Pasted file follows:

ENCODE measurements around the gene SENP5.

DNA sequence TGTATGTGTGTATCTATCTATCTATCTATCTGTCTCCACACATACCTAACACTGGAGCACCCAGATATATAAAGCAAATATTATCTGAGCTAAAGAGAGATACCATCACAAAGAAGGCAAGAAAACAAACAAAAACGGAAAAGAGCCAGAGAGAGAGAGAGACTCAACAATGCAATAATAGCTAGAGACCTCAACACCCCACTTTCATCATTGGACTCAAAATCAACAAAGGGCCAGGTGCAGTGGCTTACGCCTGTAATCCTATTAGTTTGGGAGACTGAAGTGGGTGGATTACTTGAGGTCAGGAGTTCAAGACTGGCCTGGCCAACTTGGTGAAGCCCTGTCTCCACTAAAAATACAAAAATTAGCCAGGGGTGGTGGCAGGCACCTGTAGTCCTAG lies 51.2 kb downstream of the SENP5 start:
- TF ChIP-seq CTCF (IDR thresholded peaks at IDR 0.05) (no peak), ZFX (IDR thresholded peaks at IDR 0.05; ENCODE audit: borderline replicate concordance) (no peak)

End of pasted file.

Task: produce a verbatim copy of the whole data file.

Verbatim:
ENCODE measurements around the gene SENP5.

DNA sequence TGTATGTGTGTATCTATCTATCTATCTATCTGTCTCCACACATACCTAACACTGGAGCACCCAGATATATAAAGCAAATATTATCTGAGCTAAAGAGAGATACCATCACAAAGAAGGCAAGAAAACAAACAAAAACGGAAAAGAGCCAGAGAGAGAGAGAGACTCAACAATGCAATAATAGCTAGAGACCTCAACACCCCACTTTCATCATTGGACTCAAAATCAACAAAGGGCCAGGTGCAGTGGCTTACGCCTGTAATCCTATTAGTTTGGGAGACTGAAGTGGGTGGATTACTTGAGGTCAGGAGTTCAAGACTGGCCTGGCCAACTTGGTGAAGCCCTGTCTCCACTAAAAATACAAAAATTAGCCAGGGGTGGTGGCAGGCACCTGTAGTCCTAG lies 51.2 kb downstream of the SENP5 start:
- TF ChIP-seq CTCF (IDR thresholded peaks at IDR 0.05) (no peak), ZFX (IDR thresholded peaks at IDR 0.05; ENCODE audit: borderline replicate concordance) (no peak)